I don't remember Robinson's prayer (maybe a good sign). I wasn't surprised when Warren was to pray as I remembered he had visited the mega church on the west coast. I think I was a bit leary, but don't remember being opposed to anything he said, although it was long and seemed to miss nothing. I do remember thinking what an incredible opportunity that was on such a huge stage. I guess he made the very most of it. I remember wondering if they prayed with notes. The last guy obviously read from notes. I liked how he charged right in and didn't say "let us pray". I also found him cute.

    How do I disagree?

    They each had two opportunities: 1) to address God with a hugely big matter and point in history, and 2) to speak to the nation and world. How is a pastor to respond to such an opportunity?

    Probably best to respond by being a humble example.

    I wish Warren had said, "pray with me", but maybe that is what he meant by "let us pray." Moreso, I wish I had prayed with him, echoing my agreement. I hope many added their voice to Warren's so God heard a chorus appeal. (I want to think that God listens and responds better the more voices there are... only because of disappointment when my little voice has seemed to have gone unheard.)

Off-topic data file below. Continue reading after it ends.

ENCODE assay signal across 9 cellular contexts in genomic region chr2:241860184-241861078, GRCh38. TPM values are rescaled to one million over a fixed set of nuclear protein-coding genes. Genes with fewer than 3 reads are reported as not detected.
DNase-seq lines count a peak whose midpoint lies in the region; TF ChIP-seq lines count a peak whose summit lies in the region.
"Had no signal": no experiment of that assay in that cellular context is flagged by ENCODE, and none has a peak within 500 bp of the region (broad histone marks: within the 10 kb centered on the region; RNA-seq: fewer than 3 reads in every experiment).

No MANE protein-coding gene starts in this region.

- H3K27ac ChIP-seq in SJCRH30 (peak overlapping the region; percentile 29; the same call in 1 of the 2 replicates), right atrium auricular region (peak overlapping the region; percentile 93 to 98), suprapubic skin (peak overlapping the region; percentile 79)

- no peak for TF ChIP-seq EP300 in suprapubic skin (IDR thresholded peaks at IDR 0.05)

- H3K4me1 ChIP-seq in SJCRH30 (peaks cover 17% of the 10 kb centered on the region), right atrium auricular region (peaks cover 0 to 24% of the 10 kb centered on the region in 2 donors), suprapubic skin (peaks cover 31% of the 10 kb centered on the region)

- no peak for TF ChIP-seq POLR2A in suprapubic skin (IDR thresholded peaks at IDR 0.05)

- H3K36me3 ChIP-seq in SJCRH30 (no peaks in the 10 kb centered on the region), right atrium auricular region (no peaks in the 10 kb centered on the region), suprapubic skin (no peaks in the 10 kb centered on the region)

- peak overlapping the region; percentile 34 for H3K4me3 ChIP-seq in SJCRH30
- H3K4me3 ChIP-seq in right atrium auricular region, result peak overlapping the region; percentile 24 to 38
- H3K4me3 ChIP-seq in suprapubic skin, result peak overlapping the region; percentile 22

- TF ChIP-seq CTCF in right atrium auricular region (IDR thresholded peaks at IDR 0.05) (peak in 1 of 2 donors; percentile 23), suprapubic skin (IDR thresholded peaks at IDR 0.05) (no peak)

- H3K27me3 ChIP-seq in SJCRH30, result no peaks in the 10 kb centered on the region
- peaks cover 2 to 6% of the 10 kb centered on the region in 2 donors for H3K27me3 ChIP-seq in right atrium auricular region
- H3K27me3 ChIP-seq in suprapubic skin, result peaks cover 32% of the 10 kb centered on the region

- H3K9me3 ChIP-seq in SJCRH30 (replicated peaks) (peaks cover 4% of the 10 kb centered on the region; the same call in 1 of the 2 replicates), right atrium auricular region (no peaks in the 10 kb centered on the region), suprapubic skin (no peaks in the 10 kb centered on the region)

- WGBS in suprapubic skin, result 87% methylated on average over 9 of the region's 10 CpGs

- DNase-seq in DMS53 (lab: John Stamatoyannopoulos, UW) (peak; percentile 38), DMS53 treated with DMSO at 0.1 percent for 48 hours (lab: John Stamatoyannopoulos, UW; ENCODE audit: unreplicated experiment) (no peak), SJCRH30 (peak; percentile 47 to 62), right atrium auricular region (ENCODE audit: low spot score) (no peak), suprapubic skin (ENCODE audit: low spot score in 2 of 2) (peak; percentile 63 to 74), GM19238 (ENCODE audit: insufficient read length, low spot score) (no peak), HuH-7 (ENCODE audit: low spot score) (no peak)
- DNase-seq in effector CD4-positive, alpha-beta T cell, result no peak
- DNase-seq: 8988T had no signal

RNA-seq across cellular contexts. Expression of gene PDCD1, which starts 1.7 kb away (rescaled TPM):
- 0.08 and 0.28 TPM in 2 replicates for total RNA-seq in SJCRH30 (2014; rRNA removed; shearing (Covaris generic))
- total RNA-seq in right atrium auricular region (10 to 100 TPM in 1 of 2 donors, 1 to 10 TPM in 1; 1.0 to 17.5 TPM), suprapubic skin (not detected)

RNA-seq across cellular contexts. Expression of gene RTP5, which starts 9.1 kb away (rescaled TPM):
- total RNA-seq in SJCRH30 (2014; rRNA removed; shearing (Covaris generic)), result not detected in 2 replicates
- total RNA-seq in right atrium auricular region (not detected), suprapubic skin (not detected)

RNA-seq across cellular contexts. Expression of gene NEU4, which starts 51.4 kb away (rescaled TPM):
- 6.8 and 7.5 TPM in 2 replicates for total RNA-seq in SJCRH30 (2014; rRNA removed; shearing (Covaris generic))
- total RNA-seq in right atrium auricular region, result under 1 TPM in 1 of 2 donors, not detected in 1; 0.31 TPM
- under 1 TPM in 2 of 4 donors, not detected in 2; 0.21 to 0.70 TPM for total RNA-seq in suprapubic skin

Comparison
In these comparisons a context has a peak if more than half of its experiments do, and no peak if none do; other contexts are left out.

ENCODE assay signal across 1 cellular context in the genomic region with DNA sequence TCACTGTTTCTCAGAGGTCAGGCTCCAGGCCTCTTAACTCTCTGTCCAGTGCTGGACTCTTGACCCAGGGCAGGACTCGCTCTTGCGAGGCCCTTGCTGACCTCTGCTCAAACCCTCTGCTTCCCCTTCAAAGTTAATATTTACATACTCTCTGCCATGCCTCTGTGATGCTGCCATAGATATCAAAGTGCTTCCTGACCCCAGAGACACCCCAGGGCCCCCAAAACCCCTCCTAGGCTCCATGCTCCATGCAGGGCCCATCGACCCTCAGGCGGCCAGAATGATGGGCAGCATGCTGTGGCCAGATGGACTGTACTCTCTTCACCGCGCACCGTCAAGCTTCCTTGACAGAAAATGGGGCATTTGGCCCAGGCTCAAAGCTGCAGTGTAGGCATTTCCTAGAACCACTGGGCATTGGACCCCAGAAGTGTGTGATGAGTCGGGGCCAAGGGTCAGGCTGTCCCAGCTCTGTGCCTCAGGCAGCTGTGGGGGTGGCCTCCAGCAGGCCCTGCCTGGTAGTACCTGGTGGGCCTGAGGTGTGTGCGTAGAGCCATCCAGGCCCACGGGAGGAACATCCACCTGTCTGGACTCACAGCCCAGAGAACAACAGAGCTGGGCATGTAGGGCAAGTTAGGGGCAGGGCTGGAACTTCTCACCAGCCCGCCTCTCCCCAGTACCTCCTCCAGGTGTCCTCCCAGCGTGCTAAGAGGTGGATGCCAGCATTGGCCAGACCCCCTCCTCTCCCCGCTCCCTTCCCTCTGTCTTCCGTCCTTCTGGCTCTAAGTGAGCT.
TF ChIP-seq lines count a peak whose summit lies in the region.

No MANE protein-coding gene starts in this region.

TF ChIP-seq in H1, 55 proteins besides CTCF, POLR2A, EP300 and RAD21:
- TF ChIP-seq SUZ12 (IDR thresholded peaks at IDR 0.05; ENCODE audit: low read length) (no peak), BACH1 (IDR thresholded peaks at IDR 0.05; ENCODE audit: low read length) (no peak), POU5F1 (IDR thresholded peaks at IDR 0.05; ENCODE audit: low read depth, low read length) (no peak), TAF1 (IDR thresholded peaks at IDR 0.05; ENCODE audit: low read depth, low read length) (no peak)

So what do I disagree with? Not sure. I wanted to point out more context around Jesus' instruction to seek a prayer closet. He contrasted that to the arrogant fools praying on the sidewalks posturing themselves. Yes, I would have welcomed more humility when Warren was asked to pray on the sidewalk before the world.

    I'll have to think about the underground proposition. I think it is more a mindset then a requirement of the circumstances.

    Lastly, I would prefer that the stage not be sought, but if it is offered... Then again, we may have to look at the prophets and their stages. And the other God-followers in high position. That would be an interesting study. Jesus sought the stage. hmmm...

    Thanks Rachel. Hope you don't mind my rambling 2 dolars.

  6. The book of Psalms is a collection of scripted prayers aInd we don't judge their sincerity.

    I'm impressed how the blogging platform changes how we view these prayers. Instead of choosing to participate in these prayers with an "amen" (or by withholding one), we dissect.

    I'm not saying this is bad, or that to critique is to be critical.But our first response has changed, maybe.